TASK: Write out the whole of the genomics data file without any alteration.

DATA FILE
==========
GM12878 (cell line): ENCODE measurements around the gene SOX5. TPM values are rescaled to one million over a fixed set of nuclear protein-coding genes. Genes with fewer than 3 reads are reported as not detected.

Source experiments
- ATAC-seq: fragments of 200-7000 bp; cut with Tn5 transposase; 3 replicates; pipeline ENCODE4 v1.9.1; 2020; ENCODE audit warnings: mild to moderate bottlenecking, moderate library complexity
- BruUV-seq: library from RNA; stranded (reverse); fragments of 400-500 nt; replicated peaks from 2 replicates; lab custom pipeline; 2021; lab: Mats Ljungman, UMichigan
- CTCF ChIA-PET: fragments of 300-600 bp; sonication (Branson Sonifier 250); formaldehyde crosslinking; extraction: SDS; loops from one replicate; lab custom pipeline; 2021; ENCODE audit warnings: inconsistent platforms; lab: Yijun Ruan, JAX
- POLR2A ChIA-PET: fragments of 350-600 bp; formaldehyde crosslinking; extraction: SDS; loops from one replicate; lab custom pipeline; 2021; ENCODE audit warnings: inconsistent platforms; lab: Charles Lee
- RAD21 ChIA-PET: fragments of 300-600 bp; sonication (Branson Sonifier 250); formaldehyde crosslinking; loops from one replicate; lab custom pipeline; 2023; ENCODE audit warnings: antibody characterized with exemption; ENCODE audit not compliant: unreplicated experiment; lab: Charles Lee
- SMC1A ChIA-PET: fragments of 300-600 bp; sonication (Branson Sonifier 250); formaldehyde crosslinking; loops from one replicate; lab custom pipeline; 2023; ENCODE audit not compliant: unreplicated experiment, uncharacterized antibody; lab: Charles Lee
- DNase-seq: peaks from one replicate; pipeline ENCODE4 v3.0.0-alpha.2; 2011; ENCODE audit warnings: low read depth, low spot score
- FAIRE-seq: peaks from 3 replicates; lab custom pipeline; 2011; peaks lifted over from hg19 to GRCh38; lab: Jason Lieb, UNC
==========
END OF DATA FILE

GM12878 (cell line): ENCODE measurements around the gene SOX5. TPM values are rescaled to one million over a fixed set of nuclear protein-coding genes. Genes with fewer than 3 reads are reported as not detected.

Source experiments
- ATAC-seq: fragments of 200-7000 bp; cut with Tn5 transposase; 3 replicates; pipeline ENCODE4 v1.9.1; 2020; ENCODE audit warnings: mild to moderate bottlenecking, moderate library complexity
- BruUV-seq: library from RNA; stranded (reverse); fragments of 400-500 nt; replicated peaks from 2 replicates; lab custom pipeline; 2021; lab: Mats Ljungman, UMichigan
- CTCF ChIA-PET: fragments of 300-600 bp; sonication (Branson Sonifier 250); formaldehyde crosslinking; extraction: SDS; loops from one replicate; lab custom pipeline; 2021; ENCODE audit warnings: inconsistent platforms; lab: Yijun Ruan, JAX
- POLR2A ChIA-PET: fragments of 350-600 bp; formaldehyde crosslinking; extraction: SDS; loops from one replicate; lab custom pipeline; 2021; ENCODE audit warnings: inconsistent platforms; lab: Charles Lee
- RAD21 ChIA-PET: fragments of 300-600 bp; sonication (Branson Sonifier 250); formaldehyde crosslinking; loops from one replicate; lab custom pipeline; 2023; ENCODE audit warnings: antibody characterized with exemption; ENCODE audit not compliant: unreplicated experiment; lab: Charles Lee
- SMC1A ChIA-PET: fragments of 300-600 bp; sonication (Branson Sonifier 250); formaldehyde crosslinking; loops from one replicate; lab custom pipeline; 2023; ENCODE audit not compliant: unreplicated experiment, uncharacterized antibody; lab: Charles Lee
- DNase-seq: peaks from one replicate; pipeline ENCODE4 v3.0.0-alpha.2; 2011; ENCODE audit warnings: low read depth, low spot score
- FAIRE-seq: peaks from 3 replicates; lab custom pipeline; 2011; peaks lifted over from hg19 to GRCh38; lab: Jason Lieb, UNC